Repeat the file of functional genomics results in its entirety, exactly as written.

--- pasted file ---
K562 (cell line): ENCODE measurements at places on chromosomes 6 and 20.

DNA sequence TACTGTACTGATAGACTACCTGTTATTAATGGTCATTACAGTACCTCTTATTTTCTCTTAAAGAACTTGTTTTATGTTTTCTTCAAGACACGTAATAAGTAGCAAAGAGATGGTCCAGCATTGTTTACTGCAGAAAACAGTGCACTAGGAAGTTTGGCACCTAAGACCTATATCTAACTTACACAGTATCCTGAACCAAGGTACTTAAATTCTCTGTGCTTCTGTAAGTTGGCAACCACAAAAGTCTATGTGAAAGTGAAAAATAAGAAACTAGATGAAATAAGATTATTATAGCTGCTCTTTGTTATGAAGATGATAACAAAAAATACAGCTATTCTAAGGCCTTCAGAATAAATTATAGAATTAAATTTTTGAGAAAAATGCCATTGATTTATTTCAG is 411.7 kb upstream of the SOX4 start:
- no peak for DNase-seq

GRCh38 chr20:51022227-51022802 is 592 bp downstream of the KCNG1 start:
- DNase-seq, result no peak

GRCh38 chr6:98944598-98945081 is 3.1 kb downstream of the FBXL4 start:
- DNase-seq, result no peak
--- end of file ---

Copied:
K562 (cell line): ENCODE measurements at places on chromosomes 6 and 20.

DNA sequence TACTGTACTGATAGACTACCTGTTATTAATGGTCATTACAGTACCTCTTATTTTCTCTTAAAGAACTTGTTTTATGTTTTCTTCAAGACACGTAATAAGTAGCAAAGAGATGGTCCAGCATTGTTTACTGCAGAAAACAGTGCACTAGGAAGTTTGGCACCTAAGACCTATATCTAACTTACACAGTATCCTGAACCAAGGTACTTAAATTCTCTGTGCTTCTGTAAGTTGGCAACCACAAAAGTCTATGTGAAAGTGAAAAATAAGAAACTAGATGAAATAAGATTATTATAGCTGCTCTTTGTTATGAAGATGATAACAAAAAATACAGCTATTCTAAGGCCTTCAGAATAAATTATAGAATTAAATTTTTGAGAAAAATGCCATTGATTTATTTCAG is 411.7 kb upstream of the SOX4 start:
- no peak for DNase-seq

GRCh38 chr20:51022227-51022802 is 592 bp downstream of the KCNG1 start:
- DNase-seq, result no peak

GRCh38 chr6:98944598-98945081 is 3.1 kb downstream of the FBXL4 start:
- DNase-seq, result no peak